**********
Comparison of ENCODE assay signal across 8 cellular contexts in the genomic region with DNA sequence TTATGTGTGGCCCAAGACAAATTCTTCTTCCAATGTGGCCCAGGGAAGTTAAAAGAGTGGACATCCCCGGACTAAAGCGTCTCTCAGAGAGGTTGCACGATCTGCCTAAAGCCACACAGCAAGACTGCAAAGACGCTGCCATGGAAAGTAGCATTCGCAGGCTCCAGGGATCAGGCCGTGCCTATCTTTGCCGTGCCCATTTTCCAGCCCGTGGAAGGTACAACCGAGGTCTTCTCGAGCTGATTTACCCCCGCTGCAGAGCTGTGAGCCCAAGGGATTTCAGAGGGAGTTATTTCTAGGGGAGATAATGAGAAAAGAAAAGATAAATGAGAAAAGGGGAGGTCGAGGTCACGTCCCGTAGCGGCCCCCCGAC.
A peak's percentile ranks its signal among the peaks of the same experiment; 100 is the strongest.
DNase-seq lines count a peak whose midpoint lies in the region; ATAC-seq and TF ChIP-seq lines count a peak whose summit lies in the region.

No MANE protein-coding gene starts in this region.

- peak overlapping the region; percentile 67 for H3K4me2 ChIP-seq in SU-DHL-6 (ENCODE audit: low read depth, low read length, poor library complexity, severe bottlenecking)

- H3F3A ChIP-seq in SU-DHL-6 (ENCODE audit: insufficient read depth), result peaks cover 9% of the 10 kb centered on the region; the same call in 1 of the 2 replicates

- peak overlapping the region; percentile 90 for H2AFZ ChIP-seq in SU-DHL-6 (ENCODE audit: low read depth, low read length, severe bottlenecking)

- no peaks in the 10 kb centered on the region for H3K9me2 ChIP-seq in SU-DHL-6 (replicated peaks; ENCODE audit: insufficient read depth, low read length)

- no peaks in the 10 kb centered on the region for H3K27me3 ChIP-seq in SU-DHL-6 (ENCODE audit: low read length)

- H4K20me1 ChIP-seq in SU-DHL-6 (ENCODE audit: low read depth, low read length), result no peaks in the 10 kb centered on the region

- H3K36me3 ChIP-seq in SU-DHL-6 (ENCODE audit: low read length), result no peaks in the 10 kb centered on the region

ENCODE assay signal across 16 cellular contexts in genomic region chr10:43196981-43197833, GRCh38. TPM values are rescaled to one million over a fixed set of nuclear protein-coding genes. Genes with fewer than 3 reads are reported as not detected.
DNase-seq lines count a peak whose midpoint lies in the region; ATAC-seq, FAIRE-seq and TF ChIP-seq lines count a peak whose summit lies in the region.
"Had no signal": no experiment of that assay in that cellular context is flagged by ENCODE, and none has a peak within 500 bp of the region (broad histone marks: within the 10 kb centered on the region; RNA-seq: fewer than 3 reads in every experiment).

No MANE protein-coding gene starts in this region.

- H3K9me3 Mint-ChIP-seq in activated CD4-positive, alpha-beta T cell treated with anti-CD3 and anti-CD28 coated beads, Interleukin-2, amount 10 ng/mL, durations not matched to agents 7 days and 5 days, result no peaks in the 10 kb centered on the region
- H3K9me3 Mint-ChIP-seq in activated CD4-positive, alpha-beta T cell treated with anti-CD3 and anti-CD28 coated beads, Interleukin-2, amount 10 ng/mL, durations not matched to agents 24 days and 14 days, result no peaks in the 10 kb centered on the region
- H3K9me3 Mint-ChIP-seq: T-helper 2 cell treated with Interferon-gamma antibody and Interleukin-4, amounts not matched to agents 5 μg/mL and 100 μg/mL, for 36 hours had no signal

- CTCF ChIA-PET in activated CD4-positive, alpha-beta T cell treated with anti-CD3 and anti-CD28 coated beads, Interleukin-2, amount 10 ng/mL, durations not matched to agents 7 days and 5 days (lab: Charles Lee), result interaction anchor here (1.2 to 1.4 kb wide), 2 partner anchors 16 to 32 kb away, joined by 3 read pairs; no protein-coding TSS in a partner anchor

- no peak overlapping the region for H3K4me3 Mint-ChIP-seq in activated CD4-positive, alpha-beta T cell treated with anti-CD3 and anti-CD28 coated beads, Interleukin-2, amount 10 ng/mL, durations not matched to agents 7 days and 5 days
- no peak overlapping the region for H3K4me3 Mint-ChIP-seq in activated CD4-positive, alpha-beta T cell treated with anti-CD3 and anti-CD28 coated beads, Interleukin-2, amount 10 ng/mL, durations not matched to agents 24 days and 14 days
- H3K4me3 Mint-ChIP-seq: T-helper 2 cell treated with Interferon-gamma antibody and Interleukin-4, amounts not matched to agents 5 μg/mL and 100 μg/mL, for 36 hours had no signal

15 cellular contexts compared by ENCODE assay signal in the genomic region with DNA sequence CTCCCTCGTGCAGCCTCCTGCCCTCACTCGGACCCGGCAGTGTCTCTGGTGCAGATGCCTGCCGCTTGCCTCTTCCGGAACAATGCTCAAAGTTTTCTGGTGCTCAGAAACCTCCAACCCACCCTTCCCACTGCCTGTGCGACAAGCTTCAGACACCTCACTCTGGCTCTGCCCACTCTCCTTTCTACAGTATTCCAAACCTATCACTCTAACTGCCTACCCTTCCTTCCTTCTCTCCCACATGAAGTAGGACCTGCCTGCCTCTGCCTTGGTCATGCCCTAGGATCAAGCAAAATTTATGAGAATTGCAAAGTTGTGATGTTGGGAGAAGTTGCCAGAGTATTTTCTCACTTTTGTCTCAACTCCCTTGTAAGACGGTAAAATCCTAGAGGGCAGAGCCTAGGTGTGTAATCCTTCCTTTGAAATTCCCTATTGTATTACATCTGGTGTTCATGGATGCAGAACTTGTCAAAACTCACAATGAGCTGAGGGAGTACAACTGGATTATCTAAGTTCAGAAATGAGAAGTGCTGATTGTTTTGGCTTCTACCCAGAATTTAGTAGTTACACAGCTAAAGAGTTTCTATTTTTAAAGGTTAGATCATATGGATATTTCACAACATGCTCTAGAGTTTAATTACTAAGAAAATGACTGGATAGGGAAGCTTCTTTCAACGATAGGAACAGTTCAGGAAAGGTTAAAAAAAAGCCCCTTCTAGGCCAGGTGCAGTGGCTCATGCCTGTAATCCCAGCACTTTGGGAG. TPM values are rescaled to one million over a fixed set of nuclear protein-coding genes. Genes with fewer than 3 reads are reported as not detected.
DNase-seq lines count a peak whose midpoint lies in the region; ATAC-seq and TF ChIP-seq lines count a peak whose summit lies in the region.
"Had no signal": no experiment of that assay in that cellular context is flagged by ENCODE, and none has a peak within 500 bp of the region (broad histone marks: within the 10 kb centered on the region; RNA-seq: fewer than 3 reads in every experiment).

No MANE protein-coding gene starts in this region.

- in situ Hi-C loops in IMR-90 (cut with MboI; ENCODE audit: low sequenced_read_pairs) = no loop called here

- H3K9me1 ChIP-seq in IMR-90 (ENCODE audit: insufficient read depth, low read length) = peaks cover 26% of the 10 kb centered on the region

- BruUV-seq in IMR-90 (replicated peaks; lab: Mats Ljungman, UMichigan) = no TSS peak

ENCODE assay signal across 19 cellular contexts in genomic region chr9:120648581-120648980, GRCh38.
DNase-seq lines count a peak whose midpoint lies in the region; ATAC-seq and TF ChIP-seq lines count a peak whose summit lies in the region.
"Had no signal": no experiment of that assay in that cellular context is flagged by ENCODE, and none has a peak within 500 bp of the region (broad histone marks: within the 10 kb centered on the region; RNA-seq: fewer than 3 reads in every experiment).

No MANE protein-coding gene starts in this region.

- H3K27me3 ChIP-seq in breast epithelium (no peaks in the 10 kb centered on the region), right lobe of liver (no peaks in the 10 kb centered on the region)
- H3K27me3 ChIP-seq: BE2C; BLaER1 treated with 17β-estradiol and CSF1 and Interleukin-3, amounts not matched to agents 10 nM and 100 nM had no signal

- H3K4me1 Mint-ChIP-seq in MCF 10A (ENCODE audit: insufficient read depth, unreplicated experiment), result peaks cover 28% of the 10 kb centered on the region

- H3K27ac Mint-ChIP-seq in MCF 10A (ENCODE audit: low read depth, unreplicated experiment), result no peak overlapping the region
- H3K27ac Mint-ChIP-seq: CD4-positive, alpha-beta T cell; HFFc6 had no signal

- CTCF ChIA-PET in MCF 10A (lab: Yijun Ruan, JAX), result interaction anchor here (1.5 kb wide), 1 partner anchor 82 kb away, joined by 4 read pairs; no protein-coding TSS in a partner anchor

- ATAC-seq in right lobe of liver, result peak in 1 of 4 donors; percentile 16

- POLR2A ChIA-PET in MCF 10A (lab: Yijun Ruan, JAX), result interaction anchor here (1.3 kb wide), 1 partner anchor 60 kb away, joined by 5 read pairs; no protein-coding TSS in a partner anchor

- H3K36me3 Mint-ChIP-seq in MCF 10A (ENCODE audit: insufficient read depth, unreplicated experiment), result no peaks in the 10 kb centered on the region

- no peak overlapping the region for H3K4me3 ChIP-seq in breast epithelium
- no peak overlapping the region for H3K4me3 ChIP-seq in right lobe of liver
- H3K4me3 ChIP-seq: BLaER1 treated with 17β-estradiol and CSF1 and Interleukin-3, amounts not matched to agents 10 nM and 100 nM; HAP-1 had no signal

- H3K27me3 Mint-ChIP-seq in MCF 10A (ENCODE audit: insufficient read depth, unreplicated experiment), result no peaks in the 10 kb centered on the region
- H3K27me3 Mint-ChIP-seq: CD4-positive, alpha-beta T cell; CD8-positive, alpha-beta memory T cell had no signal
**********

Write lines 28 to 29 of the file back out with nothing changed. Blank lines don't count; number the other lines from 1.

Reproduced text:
- H3K9me1 ChIP-seq in IMR-90 (ENCODE audit: insufficient read depth, low read length) = peaks cover 26% of the 10 kb centered on the region

- BruUV-seq in IMR-90 (replicated peaks; lab: Mats Ljungman, UMichigan) = no TSS peak